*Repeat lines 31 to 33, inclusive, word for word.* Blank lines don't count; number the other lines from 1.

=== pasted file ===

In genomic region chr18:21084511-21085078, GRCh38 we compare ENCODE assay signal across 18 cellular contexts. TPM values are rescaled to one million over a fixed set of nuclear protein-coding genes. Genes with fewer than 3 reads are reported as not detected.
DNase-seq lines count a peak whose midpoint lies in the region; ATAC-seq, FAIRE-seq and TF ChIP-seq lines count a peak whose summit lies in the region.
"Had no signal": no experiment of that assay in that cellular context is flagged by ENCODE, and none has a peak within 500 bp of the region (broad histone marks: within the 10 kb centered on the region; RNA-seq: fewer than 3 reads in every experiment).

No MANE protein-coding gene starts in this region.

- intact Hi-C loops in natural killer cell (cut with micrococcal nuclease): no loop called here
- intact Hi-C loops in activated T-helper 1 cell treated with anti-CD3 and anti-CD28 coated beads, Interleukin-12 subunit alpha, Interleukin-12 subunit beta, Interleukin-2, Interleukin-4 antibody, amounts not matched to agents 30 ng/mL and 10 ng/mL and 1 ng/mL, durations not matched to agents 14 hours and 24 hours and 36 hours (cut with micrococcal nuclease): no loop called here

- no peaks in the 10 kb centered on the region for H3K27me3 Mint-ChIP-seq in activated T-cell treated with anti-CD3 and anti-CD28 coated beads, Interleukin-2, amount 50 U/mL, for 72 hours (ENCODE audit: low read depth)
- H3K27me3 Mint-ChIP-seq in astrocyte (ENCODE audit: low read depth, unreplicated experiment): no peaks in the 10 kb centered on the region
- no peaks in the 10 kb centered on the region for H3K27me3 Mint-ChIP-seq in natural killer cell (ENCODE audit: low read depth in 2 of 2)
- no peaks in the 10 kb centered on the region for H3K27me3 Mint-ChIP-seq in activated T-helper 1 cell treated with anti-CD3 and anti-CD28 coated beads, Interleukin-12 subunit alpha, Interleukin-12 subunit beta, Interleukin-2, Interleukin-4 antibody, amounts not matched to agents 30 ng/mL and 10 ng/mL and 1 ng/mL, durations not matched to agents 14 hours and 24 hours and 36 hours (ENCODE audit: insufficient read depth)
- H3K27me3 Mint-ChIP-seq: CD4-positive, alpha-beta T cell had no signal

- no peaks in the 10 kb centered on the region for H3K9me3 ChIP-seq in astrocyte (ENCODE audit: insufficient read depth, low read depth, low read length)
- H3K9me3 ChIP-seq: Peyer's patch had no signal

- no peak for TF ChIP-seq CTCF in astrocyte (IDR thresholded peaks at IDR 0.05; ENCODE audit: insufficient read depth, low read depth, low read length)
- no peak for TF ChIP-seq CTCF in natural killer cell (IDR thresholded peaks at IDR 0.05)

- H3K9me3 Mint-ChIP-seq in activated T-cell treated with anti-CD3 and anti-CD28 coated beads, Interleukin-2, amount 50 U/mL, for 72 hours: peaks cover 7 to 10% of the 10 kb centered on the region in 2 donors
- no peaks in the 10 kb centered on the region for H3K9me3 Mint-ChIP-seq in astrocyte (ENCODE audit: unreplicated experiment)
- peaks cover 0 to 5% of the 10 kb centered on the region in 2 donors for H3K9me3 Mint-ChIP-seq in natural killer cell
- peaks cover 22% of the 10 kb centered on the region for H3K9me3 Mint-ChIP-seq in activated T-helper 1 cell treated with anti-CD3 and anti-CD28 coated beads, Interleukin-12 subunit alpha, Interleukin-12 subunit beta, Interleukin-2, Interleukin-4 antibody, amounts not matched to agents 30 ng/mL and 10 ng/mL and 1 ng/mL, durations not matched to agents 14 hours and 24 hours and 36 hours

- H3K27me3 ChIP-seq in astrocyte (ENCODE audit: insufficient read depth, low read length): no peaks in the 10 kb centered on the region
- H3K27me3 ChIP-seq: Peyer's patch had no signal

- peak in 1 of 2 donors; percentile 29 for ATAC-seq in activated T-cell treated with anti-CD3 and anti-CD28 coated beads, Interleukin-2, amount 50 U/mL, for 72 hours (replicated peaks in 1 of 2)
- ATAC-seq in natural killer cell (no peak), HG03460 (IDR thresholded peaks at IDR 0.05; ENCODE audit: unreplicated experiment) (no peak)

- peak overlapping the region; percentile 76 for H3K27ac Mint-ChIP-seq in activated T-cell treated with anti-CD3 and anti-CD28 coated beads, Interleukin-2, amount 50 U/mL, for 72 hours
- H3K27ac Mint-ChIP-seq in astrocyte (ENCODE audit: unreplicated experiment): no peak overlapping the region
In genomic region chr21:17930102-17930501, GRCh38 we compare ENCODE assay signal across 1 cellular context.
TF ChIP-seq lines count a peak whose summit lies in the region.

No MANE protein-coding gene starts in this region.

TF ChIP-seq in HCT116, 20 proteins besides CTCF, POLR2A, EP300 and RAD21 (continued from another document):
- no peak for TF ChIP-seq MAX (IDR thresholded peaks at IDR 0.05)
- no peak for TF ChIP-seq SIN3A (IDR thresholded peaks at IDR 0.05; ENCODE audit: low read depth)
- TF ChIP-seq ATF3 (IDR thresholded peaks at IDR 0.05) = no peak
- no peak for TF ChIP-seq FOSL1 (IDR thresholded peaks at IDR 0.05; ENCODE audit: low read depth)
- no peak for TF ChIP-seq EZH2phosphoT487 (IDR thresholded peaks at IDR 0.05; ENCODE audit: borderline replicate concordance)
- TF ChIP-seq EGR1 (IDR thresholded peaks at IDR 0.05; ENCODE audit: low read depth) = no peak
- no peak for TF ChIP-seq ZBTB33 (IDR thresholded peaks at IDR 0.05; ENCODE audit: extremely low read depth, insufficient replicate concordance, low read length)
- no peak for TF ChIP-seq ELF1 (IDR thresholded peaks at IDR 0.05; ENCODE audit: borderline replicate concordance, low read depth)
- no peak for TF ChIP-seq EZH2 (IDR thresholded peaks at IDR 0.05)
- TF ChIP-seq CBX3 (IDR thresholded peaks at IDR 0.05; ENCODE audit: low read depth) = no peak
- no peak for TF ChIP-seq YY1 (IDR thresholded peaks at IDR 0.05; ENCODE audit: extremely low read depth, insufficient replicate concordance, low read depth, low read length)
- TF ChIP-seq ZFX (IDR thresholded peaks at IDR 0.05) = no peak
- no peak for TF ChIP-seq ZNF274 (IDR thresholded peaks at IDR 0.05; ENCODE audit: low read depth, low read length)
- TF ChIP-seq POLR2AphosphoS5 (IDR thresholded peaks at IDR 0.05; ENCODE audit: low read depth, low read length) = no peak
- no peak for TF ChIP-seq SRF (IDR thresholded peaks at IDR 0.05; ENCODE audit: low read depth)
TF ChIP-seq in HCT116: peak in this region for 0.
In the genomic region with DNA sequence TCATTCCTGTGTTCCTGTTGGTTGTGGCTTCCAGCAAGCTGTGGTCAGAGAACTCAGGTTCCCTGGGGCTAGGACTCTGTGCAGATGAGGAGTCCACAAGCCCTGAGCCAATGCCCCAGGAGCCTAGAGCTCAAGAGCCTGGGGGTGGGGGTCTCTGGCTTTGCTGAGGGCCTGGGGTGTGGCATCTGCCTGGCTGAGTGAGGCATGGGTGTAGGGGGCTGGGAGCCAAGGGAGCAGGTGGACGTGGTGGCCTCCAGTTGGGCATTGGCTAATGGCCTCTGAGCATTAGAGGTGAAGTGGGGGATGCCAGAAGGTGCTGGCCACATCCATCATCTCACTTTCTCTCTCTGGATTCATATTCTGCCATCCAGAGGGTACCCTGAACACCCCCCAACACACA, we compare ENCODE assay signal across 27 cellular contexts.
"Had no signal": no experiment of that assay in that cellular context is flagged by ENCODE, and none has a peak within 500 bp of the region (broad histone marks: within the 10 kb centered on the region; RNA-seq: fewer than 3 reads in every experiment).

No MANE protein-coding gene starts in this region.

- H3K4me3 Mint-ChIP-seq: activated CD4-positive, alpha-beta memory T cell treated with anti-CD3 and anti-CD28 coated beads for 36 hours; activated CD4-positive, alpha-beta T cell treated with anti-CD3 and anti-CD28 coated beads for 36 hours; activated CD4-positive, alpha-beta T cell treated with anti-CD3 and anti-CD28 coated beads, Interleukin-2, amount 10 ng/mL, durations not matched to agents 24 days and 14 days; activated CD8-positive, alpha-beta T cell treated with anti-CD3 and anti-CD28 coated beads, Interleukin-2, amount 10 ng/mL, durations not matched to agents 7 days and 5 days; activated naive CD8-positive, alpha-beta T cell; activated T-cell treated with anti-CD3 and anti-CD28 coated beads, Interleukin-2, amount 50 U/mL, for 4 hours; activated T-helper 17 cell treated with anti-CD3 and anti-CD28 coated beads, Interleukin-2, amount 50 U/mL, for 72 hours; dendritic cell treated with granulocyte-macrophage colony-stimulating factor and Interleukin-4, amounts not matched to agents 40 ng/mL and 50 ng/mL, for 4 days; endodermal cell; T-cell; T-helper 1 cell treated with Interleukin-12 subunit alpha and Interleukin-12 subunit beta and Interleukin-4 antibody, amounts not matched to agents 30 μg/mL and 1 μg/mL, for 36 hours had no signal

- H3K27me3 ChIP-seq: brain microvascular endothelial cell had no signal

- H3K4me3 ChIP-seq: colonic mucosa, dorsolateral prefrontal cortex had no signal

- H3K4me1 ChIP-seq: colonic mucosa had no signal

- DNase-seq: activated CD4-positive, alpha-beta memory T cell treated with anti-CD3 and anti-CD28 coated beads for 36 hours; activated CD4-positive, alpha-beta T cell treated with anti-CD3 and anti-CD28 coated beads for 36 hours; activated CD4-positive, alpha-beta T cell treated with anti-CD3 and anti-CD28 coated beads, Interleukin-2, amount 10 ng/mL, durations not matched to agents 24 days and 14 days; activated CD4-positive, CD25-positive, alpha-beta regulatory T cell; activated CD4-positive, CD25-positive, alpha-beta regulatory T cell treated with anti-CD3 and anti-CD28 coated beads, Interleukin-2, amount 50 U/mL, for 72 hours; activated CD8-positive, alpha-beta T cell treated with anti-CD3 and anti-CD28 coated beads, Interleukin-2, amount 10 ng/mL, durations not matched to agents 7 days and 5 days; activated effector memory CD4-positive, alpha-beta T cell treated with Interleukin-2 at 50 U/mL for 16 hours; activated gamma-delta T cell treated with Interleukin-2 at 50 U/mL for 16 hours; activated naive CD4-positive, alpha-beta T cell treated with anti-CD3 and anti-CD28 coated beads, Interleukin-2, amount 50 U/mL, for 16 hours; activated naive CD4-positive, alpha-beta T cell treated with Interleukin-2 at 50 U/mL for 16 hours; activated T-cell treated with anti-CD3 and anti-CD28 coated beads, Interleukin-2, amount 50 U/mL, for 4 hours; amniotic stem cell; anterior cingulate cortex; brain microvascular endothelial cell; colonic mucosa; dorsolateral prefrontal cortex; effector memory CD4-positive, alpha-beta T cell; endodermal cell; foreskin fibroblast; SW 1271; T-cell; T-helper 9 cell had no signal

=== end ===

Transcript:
- no peak for TF ChIP-seq SIN3A (IDR thresholded peaks at IDR 0.05; ENCODE audit: low read depth)
- TF ChIP-seq ATF3 (IDR thresholded peaks at IDR 0.05) = no peak
- no peak for TF ChIP-seq FOSL1 (IDR thresholded peaks at IDR 0.05; ENCODE audit: low read depth)